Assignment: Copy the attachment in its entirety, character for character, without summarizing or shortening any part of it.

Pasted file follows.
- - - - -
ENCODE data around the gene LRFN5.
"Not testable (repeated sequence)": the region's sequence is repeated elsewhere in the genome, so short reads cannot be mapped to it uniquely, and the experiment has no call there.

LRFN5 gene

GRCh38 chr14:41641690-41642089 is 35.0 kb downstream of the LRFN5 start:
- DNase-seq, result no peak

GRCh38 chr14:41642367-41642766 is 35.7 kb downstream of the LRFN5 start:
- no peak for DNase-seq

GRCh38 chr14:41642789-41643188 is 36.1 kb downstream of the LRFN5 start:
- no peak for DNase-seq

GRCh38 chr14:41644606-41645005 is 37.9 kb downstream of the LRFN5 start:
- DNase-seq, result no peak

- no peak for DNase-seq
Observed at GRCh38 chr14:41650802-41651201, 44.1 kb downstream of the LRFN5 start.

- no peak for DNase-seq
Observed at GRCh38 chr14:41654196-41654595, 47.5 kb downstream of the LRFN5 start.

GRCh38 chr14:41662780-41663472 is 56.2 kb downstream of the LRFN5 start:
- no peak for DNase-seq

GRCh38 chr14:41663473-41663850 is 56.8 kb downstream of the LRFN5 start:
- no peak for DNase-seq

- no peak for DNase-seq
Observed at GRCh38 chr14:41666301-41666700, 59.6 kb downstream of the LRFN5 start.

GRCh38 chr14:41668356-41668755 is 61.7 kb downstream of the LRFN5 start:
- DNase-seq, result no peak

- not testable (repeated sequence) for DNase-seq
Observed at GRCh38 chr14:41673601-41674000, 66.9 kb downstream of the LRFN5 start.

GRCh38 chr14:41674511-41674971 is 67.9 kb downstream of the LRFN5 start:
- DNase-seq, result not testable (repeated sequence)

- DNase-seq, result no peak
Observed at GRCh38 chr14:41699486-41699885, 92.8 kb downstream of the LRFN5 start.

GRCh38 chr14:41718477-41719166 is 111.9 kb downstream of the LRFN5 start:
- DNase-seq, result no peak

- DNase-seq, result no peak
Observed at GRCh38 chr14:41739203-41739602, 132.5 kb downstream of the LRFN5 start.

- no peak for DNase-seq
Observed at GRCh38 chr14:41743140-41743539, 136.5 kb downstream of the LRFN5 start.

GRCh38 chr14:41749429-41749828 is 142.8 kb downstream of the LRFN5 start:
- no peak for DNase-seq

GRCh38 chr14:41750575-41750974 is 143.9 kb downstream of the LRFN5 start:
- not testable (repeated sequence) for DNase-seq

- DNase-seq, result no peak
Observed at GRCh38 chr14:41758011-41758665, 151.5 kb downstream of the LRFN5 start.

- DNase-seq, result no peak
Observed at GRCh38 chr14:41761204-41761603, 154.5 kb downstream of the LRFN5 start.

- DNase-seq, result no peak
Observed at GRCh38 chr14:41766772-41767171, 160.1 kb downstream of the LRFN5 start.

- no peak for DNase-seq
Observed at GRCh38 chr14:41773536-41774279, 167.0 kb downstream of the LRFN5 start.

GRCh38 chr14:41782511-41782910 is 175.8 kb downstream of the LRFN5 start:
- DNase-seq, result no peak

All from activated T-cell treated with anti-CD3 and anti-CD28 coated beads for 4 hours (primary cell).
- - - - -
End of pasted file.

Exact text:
ENCODE data around the gene LRFN5.
"Not testable (repeated sequence)": the region's sequence is repeated elsewhere in the genome, so short reads cannot be mapped to it uniquely, and the experiment has no call there.

LRFN5 gene

GRCh38 chr14:41641690-41642089 is 35.0 kb downstream of the LRFN5 start:
- DNase-seq, result no peak

GRCh38 chr14:41642367-41642766 is 35.7 kb downstream of the LRFN5 start:
- no peak for DNase-seq

GRCh38 chr14:41642789-41643188 is 36.1 kb downstream of the LRFN5 start:
- no peak for DNase-seq

GRCh38 chr14:41644606-41645005 is 37.9 kb downstream of the LRFN5 start:
- DNase-seq, result no peak

- no peak for DNase-seq
Observed at GRCh38 chr14:41650802-41651201, 44.1 kb downstream of the LRFN5 start.

- no peak for DNase-seq
Observed at GRCh38 chr14:41654196-41654595, 47.5 kb downstream of the LRFN5 start.

GRCh38 chr14:41662780-41663472 is 56.2 kb downstream of the LRFN5 start:
- no peak for DNase-seq

GRCh38 chr14:41663473-41663850 is 56.8 kb downstream of the LRFN5 start:
- no peak for DNase-seq

- no peak for DNase-seq
Observed at GRCh38 chr14:41666301-41666700, 59.6 kb downstream of the LRFN5 start.

GRCh38 chr14:41668356-41668755 is 61.7 kb downstream of the LRFN5 start:
- DNase-seq, result no peak

- not testable (repeated sequence) for DNase-seq
Observed at GRCh38 chr14:41673601-41674000, 66.9 kb downstream of the LRFN5 start.

GRCh38 chr14:41674511-41674971 is 67.9 kb downstream of the LRFN5 start:
- DNase-seq, result not testable (repeated sequence)

- DNase-seq, result no peak
Observed at GRCh38 chr14:41699486-41699885, 92.8 kb downstream of the LRFN5 start.

GRCh38 chr14:41718477-41719166 is 111.9 kb downstream of the LRFN5 start:
- DNase-seq, result no peak

- DNase-seq, result no peak
Observed at GRCh38 chr14:41739203-41739602, 132.5 kb downstream of the LRFN5 start.

- no peak for DNase-seq
Observed at GRCh38 chr14:41743140-41743539, 136.5 kb downstream of the LRFN5 start.

GRCh38 chr14:41749429-41749828 is 142.8 kb downstream of the LRFN5 start:
- no peak for DNase-seq

GRCh38 chr14:41750575-41750974 is 143.9 kb downstream of the LRFN5 start:
- not testable (repeated sequence) for DNase-seq

- DNase-seq, result no peak
Observed at GRCh38 chr14:41758011-41758665, 151.5 kb downstream of the LRFN5 start.

- DNase-seq, result no peak
Observed at GRCh38 chr14:41761204-41761603, 154.5 kb downstream of the LRFN5 start.

- DNase-seq, result no peak
Observed at GRCh38 chr14:41766772-41767171, 160.1 kb downstream of the LRFN5 start.

- no peak for DNase-seq
Observed at GRCh38 chr14:41773536-41774279, 167.0 kb downstream of the LRFN5 start.

GRCh38 chr14:41782511-41782910 is 175.8 kb downstream of the LRFN5 start:
- DNase-seq, result no peak

All from activated T-cell treated with anti-CD3 and anti-CD28 coated beads for 4 hours (primary cell).